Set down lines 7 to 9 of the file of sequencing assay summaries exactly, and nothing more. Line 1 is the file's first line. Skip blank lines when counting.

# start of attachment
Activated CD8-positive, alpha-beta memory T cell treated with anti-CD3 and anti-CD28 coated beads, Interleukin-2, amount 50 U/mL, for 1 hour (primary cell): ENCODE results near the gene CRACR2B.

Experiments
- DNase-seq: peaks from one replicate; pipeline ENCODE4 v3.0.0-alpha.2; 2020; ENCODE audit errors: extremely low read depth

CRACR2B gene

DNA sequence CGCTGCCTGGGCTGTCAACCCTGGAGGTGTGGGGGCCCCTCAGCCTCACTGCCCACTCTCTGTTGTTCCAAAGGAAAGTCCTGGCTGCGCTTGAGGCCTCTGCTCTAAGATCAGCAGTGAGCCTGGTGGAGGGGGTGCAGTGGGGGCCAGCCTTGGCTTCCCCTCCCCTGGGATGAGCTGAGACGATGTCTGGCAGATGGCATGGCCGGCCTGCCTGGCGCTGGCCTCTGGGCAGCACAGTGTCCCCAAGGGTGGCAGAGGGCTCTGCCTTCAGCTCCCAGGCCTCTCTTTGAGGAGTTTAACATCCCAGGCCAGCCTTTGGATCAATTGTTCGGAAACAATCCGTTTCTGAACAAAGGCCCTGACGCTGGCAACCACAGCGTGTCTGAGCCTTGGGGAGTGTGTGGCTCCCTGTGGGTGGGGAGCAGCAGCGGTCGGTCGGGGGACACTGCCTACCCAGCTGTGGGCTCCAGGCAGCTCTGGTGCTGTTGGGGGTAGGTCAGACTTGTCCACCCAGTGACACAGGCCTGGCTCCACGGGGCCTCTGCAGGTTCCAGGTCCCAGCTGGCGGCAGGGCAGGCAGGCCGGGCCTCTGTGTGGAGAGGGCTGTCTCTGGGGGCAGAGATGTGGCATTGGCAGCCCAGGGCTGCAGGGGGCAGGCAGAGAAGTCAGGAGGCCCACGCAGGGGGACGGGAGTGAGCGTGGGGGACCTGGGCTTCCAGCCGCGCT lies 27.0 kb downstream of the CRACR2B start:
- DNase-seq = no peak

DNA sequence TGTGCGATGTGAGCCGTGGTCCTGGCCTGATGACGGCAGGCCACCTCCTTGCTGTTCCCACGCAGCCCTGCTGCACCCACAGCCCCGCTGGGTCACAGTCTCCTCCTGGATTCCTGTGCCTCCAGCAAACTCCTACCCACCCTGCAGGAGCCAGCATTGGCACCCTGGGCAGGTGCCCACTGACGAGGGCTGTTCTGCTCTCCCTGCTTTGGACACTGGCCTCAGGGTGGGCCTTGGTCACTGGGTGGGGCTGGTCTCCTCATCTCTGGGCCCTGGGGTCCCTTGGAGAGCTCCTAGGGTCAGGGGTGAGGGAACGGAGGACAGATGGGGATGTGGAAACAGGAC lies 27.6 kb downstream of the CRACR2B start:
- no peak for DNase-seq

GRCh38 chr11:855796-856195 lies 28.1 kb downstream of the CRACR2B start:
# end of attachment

DNA sequence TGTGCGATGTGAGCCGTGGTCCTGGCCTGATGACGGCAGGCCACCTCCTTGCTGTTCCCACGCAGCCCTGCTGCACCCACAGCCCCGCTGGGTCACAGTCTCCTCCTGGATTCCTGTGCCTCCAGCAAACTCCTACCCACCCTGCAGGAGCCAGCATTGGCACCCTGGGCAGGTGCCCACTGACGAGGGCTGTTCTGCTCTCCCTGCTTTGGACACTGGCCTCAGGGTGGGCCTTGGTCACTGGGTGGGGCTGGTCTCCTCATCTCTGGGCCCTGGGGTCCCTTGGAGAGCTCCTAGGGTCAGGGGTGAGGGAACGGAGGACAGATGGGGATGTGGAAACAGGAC lies 27.6 kb downstream of the CRACR2B start:
- no peak for DNase-seq

GRCh38 chr11:855796-856195 lies 28.1 kb downstream of the CRACR2B start: